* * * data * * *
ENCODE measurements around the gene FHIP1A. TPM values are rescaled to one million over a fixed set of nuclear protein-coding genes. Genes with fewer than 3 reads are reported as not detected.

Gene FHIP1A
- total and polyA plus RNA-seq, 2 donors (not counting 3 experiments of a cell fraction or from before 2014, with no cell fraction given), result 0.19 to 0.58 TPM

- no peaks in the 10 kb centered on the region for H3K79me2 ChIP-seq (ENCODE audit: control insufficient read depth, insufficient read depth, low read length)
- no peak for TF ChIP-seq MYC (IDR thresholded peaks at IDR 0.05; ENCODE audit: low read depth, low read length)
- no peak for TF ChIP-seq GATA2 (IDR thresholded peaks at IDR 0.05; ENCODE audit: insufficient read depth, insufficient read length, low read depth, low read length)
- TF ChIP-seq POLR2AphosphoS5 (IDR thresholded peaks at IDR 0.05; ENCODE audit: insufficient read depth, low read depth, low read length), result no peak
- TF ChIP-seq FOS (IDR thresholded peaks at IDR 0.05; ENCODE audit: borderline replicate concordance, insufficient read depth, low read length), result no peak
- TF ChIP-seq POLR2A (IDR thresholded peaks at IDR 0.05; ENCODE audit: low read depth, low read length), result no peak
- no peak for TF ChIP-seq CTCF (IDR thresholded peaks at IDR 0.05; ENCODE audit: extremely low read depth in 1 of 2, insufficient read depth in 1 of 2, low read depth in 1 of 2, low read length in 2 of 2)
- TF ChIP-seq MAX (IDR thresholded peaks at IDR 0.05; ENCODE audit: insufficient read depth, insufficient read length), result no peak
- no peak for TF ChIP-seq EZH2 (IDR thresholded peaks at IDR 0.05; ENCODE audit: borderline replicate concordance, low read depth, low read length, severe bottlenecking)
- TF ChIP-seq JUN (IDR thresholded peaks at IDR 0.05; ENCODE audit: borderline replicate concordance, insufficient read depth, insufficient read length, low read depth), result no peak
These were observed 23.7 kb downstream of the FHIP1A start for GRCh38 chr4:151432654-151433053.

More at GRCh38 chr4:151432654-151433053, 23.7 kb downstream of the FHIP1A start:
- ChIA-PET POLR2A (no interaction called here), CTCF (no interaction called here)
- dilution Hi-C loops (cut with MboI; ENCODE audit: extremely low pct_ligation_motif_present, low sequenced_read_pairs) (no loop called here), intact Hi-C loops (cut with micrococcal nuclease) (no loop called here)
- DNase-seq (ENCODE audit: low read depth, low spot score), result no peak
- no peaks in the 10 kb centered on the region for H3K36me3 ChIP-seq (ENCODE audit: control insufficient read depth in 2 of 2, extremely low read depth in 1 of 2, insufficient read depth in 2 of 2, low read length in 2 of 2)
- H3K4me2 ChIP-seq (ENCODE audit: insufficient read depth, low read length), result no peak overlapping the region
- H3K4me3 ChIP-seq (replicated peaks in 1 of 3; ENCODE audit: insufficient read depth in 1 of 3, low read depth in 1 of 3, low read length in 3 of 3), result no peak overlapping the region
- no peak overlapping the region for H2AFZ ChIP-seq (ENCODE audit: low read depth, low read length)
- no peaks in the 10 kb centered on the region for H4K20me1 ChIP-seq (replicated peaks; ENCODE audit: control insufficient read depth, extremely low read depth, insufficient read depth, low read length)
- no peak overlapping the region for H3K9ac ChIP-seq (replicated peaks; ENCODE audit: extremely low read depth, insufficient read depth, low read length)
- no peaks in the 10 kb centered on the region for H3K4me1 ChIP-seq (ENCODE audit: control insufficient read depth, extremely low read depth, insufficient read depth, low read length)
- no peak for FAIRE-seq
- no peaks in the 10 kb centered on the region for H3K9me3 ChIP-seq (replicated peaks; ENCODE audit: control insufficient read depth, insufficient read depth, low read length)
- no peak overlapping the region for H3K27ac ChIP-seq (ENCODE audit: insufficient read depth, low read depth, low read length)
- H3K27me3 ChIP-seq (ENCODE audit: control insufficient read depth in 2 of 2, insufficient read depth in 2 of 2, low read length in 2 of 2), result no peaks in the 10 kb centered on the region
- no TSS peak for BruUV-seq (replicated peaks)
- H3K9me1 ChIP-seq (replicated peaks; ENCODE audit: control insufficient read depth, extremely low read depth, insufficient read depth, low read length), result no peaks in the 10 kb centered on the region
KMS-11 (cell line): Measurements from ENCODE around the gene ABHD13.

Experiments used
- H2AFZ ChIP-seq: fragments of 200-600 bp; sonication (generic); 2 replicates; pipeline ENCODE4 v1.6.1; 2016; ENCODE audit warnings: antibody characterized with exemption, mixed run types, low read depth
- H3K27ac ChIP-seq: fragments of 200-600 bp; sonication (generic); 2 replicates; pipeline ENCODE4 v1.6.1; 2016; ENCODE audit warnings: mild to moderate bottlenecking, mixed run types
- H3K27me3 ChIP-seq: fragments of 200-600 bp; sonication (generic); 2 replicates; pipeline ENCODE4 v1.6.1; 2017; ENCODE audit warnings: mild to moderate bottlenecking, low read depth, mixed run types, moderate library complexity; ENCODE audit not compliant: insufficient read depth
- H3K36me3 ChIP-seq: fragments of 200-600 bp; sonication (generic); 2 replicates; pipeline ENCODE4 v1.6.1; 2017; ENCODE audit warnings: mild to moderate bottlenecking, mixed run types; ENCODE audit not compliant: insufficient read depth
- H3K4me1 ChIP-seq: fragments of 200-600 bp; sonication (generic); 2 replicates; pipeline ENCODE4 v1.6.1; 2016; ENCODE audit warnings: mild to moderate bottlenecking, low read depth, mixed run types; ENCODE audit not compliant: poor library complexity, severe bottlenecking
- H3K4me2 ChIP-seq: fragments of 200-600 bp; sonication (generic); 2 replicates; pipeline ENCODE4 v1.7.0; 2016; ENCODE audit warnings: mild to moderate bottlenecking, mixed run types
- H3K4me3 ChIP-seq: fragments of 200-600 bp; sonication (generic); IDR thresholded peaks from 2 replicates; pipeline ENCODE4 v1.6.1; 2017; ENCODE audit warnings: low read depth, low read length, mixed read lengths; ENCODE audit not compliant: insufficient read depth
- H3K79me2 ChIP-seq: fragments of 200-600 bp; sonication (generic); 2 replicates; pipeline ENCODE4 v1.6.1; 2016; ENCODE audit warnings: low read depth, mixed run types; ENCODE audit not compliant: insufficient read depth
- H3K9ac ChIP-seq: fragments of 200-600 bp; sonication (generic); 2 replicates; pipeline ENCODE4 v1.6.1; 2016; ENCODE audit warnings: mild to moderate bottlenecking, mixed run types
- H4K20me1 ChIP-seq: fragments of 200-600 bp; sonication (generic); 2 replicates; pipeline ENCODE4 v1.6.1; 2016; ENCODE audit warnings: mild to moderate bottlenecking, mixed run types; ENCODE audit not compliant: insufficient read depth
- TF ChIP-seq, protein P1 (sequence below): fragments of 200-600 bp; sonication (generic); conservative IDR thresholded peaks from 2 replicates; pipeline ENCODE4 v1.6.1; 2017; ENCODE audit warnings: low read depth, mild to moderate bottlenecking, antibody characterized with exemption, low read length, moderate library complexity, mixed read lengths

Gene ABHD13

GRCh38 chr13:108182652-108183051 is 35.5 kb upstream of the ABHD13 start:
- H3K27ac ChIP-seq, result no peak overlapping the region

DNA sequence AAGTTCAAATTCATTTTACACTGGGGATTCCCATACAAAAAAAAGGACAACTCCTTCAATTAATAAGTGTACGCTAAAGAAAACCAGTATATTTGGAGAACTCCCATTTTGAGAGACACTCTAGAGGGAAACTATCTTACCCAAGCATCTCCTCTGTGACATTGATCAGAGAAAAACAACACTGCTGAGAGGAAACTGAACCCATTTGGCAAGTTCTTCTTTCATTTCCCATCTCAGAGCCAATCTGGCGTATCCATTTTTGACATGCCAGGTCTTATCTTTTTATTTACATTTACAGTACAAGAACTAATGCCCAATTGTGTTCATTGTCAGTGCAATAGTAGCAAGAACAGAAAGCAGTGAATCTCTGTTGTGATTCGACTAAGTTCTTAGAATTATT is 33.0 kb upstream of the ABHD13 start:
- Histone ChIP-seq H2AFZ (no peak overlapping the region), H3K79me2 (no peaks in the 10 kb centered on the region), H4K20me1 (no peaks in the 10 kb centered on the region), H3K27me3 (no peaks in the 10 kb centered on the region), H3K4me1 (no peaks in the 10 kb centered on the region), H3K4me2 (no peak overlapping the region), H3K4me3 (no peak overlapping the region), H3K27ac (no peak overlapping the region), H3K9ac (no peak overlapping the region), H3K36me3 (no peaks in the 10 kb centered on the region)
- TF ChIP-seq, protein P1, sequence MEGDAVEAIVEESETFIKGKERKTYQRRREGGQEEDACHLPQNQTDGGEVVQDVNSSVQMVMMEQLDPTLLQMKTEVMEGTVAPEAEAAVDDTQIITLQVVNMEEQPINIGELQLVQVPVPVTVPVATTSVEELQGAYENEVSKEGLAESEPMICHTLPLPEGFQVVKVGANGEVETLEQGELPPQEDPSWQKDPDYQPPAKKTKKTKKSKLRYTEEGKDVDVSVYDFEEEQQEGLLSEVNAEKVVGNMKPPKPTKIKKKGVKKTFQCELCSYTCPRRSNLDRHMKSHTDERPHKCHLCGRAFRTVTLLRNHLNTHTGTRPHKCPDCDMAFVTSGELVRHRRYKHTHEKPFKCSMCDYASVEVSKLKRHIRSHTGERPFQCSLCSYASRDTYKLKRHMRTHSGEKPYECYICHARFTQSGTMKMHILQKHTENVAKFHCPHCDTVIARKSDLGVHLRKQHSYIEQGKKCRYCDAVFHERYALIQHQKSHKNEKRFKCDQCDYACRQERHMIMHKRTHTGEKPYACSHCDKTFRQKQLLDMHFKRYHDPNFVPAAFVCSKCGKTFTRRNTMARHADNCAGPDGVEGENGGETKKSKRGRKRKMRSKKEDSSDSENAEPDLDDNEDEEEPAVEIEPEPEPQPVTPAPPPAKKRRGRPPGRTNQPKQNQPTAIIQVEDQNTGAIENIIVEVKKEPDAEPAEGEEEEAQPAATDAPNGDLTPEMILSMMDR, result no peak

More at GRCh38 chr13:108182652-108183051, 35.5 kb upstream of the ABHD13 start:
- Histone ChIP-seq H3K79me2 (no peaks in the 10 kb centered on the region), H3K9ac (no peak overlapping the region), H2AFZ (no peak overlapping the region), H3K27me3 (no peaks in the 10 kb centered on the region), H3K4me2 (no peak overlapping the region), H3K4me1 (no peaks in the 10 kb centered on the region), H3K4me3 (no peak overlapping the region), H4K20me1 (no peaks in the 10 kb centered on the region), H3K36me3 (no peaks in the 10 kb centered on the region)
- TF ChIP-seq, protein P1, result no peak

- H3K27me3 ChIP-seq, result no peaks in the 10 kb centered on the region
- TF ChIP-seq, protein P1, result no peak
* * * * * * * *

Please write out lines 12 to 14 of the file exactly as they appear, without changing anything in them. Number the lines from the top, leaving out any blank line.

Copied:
- no peak for TF ChIP-seq EZH2 (IDR thresholded peaks at IDR 0.05; ENCODE audit: borderline replicate concordance, low read depth, low read length, severe bottlenecking)
- TF ChIP-seq JUN (IDR thresholded peaks at IDR 0.05; ENCODE audit: borderline replicate concordance, insufficient read depth, insufficient read length, low read depth), result no peak
These were observed 23.7 kb downstream of the FHIP1A start for GRCh38 chr4:151432654-151433053.